But one needed to understand an obvious fact: banks are not in the business of bankrupting companies where such is avoidable, and when a company is profitable and likely will stay that way banks will favor refinancing it over taking ownership of power plants. So the outcome that the market was pricing as certain - a Reliant Resources bankruptcy - was far from certain.
No surprise, then, that the banks refinanced, the fear went away and Reliant resources ended up being more than a 10-bagger.
The fear of certain bankruptcy is not the only kind of unavoidable outcome the market sometimes prices. The long side also gets its examples. Take for instance Corvis in the middle of the tech bubble. Corvis was going to make the "all optical network" and every analyst in the market had it as buy or strong buy. The only problem? Corvis still had $0 in revenues, and it already carried a $30 billion market capitalization.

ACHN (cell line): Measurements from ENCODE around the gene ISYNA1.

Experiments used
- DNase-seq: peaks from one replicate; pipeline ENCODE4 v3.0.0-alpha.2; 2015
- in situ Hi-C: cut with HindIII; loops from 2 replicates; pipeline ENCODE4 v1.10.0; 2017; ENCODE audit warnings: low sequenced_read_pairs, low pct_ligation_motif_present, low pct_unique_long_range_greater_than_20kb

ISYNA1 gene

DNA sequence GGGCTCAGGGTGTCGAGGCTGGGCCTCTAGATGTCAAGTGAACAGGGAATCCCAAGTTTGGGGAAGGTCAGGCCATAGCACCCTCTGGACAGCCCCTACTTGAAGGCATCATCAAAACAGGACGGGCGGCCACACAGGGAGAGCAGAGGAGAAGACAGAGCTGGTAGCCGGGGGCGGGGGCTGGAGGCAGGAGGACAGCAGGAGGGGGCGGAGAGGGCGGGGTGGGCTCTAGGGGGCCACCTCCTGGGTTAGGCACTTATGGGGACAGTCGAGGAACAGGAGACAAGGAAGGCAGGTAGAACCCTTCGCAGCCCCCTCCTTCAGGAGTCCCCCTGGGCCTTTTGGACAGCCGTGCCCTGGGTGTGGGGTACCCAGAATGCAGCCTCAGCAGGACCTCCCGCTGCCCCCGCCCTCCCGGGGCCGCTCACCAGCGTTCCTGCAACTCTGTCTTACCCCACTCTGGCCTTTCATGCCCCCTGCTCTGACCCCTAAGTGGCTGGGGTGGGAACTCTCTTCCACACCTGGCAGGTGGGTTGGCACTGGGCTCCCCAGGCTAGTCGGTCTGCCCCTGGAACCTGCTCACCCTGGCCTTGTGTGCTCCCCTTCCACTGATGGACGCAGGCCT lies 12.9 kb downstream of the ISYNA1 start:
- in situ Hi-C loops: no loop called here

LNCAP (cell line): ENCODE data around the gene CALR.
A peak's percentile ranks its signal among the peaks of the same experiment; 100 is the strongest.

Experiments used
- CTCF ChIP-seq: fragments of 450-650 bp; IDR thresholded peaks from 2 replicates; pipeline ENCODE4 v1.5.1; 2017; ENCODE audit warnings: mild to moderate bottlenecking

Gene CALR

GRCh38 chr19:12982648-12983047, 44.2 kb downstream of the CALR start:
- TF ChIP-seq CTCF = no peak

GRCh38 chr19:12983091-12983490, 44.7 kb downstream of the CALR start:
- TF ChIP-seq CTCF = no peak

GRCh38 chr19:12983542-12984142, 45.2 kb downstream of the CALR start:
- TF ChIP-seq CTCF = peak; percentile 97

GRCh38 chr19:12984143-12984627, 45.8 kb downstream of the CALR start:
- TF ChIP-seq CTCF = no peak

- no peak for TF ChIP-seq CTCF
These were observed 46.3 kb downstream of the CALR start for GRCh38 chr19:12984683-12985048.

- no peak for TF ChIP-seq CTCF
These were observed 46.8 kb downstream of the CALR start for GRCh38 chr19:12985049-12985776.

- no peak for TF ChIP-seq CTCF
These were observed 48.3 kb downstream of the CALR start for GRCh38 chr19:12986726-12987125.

Obviously, Corvis making the kind of money needed to justify that kind of market capitalization was far from a certainty, and the result was incredible losses. Corvis ended up changing its name to Broadwing, and then got acquired by Level 3 for $1.39 billion, more than 95% below where it once traded.
What about today?
So we've talked about the past. But the present, which leads me to write this article, also has its own examples of things given as unavoidable, when in truth the outcomes are far from set in stone. I'll start with the obvious …
The trouble with Amazon.com is not whether it can somehow dominate or whether it can somehow raise its margins again, bringing in a bounty of profits. The problem with Amazon.com is that it already discounts such outcomes as being certain, when for many reasons they aren't. For instance:
- Amazon.com is losing its sales tax advantage;
- Amazon.com has higher operational costs than Wal-Mart or Costco (NASDAQ:COST);
- Amazon.com is threatened by the migration towards digital media, sold through OS-integrated stores which it doesn't control;
There are many, many reasons why Amazon.com might end up not dominating retail and not getting back a decent operating margin. That alone is enough to have doubts when the stock trades with a $105 billion market cap on stupendous earnings multiples (130-2800 times, depending on which year one uses). Never mind that Amazon.com's earnings and estimates have been plunging for 2 years straight - hardly the kind of behavior you expect from a stock that trades as if victory is certain.